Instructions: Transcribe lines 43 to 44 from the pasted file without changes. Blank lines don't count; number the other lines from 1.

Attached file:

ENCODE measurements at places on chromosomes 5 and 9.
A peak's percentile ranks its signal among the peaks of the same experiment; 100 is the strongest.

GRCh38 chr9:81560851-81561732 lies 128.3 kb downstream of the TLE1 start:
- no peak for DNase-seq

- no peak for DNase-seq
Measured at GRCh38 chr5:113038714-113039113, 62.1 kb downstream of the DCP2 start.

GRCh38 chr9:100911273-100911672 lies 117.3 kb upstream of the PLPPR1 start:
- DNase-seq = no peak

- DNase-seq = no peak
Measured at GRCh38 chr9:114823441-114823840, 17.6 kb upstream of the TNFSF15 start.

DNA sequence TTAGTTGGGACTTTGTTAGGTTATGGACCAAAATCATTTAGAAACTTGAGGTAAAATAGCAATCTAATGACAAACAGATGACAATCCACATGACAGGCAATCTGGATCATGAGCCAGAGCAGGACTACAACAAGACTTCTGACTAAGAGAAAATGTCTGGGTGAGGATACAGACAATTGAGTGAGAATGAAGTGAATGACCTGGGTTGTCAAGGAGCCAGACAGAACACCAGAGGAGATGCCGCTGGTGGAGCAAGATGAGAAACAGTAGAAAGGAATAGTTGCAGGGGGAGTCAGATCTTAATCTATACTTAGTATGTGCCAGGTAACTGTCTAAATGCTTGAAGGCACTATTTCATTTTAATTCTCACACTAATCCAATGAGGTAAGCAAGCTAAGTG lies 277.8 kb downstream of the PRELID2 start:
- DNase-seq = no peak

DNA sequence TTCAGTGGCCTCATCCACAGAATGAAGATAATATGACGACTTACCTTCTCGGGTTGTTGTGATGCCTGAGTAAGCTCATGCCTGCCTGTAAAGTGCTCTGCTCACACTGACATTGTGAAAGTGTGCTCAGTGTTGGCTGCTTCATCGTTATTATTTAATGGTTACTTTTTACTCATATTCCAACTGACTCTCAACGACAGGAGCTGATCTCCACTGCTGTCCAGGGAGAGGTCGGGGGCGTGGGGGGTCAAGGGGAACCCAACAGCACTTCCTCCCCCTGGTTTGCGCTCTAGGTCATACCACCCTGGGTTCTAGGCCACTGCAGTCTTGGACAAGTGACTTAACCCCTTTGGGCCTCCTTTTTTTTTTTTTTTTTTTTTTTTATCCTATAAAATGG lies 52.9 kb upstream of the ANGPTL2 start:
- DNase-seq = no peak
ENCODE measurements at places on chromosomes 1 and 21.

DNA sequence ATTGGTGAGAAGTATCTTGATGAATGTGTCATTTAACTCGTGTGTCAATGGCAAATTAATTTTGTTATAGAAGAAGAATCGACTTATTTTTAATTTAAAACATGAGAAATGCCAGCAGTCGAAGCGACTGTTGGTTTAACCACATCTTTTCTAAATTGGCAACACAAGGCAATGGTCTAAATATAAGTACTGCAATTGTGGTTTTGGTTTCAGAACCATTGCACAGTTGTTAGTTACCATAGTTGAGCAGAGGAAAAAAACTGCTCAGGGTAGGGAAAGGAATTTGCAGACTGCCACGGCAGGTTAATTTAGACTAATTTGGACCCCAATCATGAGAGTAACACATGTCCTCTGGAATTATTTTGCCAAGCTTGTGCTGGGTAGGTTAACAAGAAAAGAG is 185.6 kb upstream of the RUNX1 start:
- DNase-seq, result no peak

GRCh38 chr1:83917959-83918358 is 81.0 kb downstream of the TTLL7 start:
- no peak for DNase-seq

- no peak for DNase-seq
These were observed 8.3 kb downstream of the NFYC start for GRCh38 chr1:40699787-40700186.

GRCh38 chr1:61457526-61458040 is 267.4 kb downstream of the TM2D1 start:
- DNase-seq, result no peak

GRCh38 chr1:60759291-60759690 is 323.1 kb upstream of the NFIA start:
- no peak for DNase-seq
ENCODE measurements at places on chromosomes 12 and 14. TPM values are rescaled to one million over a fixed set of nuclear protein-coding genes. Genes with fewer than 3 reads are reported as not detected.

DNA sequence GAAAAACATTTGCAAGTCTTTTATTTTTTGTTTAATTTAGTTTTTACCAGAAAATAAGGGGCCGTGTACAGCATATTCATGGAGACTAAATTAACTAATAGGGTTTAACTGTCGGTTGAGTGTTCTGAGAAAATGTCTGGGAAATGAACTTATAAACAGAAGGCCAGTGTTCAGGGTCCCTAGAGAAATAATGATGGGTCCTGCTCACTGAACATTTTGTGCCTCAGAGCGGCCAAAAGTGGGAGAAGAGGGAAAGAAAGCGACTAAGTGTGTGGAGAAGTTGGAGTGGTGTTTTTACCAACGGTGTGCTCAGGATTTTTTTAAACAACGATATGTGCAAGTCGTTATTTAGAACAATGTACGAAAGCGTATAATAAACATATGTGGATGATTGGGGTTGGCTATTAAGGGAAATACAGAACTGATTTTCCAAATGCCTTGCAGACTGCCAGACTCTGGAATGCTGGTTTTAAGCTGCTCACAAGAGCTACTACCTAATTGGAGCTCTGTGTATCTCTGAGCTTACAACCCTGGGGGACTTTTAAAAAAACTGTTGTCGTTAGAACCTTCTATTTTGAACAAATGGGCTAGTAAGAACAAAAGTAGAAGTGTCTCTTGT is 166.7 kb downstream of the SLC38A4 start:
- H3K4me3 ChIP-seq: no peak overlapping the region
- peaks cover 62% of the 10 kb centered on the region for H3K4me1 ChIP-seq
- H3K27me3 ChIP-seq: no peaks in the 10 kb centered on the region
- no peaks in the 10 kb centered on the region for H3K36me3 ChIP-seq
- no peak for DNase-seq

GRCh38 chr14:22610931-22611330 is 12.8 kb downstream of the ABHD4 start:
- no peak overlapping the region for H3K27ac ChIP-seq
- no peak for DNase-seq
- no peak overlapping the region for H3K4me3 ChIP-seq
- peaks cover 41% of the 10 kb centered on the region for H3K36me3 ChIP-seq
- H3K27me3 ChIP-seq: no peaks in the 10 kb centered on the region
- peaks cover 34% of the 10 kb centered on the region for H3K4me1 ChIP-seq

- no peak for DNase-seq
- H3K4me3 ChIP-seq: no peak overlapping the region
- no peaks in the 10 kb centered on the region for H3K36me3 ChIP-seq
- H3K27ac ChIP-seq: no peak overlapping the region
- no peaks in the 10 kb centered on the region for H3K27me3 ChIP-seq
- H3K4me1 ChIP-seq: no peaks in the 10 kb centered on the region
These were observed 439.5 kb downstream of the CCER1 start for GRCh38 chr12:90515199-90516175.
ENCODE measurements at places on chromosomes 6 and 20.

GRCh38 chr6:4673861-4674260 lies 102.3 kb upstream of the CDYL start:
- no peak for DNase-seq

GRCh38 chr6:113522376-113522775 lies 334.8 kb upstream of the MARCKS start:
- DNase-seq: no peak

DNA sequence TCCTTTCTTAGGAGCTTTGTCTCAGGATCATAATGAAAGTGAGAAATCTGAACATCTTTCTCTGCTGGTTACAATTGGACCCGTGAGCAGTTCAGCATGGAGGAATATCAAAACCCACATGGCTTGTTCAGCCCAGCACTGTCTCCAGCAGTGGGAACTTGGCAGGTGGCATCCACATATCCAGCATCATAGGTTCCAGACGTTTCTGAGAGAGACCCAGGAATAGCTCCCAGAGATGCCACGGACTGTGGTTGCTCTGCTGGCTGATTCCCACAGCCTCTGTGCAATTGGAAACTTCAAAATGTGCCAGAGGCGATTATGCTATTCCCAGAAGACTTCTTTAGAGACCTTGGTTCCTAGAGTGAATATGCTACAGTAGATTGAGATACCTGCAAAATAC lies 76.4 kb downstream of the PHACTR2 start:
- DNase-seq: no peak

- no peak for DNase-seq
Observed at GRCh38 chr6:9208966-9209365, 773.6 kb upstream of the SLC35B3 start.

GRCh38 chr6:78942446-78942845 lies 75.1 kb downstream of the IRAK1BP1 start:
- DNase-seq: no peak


- H3K27ac ChIP-seq: no peak overlapping the region
- no peaks in the 10 kb centered on the region for H3K27me3 ChIP-seq